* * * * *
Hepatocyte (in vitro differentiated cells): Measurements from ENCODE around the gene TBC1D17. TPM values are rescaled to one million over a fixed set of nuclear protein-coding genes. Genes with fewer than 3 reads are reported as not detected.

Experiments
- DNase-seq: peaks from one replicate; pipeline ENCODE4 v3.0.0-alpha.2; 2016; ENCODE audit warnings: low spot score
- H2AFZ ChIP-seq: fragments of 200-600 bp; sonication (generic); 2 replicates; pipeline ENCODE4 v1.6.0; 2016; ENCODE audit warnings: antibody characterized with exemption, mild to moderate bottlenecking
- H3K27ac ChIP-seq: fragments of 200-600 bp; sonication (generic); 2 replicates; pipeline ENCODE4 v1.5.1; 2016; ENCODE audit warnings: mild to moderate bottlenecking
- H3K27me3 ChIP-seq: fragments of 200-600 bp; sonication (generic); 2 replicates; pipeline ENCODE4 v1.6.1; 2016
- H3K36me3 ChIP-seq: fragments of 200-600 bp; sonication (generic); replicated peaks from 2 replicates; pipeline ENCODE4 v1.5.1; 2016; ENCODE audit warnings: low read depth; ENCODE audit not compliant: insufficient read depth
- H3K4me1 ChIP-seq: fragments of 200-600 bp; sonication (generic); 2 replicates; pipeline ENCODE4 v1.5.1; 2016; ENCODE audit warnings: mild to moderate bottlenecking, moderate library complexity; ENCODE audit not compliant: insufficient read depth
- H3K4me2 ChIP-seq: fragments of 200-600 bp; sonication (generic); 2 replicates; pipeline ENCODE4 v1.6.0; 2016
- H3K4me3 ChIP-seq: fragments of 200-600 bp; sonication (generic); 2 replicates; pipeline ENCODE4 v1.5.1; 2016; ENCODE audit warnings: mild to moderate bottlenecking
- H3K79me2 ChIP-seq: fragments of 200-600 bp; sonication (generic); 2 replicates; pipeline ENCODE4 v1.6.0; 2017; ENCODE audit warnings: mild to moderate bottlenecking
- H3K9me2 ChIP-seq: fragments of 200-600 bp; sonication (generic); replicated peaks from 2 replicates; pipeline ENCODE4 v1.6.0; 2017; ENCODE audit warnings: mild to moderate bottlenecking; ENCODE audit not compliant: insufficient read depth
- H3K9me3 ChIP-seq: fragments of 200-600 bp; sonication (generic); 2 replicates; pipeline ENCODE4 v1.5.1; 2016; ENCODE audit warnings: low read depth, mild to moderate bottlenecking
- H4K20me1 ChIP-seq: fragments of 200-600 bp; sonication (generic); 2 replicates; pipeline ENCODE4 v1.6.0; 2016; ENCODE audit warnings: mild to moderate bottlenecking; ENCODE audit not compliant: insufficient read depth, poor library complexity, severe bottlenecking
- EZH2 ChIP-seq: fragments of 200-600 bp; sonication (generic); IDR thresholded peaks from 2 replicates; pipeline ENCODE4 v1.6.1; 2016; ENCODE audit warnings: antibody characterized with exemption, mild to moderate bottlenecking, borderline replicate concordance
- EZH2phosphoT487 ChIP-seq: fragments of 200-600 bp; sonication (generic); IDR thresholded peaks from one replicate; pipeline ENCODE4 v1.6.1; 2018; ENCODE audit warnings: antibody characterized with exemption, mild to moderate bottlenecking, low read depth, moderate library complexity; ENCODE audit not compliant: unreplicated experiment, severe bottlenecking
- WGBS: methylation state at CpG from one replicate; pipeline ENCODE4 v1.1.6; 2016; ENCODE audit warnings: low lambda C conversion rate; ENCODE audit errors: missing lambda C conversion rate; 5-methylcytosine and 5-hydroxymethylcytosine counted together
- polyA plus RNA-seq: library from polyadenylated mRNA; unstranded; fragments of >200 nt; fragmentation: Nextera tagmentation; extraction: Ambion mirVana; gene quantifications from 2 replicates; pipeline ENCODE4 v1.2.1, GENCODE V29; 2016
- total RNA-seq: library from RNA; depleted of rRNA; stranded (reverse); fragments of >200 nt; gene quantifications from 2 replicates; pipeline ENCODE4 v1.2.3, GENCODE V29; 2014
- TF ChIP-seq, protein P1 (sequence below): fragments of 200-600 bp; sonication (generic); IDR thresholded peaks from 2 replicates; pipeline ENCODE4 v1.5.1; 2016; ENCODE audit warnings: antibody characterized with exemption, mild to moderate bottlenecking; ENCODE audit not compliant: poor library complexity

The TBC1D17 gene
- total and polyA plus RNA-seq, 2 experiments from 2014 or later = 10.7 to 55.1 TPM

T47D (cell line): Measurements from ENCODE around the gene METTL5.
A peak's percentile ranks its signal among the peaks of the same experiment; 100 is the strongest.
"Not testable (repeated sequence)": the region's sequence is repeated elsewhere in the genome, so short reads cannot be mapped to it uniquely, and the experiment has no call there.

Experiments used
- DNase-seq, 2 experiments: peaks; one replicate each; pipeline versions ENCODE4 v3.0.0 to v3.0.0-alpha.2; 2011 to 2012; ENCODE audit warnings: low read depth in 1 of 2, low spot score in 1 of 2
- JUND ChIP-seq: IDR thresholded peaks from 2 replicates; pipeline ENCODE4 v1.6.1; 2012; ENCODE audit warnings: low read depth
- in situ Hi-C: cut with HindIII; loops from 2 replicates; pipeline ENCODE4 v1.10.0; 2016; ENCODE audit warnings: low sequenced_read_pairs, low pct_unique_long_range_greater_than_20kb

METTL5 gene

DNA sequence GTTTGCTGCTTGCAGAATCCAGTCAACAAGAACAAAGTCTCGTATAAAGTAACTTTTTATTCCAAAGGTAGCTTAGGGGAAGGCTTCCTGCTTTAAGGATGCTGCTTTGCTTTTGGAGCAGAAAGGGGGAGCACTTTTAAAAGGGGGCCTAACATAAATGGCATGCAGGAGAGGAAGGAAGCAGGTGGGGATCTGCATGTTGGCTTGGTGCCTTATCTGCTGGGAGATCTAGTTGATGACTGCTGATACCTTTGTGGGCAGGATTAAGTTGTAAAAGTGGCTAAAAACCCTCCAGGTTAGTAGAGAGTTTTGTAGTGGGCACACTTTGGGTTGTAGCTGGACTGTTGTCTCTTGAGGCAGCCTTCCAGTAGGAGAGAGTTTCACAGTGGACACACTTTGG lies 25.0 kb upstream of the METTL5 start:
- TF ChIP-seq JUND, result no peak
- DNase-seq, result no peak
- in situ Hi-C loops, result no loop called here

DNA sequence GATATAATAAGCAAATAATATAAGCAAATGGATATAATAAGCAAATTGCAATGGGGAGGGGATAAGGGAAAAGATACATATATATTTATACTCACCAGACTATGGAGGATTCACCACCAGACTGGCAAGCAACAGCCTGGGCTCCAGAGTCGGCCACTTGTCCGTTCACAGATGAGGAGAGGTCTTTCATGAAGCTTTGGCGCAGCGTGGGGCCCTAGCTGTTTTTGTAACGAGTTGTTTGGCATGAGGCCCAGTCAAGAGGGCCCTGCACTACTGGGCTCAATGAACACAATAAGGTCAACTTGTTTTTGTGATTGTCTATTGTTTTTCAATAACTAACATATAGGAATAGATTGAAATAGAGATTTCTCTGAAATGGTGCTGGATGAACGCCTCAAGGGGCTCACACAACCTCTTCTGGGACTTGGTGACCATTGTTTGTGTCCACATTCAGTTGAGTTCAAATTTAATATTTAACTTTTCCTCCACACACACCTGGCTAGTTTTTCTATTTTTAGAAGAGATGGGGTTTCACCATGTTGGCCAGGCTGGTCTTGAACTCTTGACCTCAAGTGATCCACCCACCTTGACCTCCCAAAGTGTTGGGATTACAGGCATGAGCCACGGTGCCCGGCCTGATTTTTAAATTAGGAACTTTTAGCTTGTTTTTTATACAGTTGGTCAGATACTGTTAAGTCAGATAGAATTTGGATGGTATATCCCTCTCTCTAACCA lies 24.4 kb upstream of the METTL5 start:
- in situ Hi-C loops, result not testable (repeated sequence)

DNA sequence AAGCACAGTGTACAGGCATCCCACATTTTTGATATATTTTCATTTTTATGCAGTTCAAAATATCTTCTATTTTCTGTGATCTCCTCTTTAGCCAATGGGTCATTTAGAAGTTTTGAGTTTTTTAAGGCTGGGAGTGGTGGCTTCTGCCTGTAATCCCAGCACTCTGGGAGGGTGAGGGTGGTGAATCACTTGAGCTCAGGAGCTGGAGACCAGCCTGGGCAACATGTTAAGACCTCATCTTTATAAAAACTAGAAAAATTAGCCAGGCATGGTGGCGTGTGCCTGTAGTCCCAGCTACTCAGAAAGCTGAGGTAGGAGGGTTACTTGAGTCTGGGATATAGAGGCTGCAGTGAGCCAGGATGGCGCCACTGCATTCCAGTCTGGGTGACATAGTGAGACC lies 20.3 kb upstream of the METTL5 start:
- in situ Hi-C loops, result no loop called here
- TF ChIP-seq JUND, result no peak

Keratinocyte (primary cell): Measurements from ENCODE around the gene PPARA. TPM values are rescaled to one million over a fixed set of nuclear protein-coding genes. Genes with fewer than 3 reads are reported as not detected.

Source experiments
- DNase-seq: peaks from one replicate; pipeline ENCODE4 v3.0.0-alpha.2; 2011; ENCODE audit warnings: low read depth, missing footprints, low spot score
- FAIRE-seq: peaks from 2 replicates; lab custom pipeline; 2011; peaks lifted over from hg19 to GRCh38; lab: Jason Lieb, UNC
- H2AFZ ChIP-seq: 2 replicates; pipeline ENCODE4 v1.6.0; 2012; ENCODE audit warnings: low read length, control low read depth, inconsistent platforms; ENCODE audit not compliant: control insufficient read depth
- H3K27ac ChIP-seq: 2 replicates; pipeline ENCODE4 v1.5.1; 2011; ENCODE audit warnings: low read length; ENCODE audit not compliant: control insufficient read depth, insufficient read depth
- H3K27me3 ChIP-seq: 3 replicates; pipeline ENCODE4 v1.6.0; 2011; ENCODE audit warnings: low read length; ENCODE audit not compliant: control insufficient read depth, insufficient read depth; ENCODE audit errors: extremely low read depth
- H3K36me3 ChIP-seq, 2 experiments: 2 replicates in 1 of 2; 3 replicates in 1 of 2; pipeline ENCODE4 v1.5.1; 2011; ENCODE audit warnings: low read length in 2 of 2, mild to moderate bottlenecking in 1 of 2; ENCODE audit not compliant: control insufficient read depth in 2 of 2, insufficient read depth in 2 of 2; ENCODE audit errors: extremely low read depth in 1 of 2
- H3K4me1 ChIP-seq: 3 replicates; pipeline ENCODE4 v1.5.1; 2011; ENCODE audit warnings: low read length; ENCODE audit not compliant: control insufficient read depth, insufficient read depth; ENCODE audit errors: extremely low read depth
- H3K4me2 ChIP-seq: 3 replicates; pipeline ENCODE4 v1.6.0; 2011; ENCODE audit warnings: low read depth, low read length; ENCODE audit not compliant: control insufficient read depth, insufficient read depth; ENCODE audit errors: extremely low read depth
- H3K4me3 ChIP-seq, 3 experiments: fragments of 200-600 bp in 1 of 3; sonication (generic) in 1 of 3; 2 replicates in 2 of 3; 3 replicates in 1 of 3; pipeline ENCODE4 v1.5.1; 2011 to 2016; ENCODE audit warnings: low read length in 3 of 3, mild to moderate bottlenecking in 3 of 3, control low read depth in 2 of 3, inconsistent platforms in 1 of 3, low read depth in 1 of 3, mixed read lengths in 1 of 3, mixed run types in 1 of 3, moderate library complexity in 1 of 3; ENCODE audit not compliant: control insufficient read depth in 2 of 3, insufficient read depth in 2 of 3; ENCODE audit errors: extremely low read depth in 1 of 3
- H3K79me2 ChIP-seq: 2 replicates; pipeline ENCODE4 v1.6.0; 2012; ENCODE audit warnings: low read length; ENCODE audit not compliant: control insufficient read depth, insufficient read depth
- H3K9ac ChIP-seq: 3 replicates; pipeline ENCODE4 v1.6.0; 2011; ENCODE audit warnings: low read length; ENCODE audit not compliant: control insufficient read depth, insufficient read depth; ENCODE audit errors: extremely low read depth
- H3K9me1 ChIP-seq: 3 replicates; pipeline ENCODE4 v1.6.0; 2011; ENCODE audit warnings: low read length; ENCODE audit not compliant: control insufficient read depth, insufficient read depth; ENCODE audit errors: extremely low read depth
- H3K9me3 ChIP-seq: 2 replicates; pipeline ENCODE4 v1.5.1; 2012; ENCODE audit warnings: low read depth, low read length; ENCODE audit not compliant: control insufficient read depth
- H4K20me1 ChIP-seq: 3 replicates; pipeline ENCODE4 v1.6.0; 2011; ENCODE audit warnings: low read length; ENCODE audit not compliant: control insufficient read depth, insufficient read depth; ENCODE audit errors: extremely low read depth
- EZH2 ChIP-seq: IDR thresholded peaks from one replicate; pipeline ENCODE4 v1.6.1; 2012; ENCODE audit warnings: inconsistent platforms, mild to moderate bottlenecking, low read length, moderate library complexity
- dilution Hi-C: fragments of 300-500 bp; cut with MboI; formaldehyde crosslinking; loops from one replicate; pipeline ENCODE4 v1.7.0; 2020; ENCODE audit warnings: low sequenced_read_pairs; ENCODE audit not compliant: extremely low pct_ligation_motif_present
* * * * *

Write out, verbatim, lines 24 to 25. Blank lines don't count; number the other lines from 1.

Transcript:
A peak's percentile ranks its signal among the peaks of the same experiment; 100 is the strongest.
"Not testable (repeated sequence)": the region's sequence is repeated elsewhere in the genome, so short reads cannot be mapped to it uniquely, and the experiment has no call there.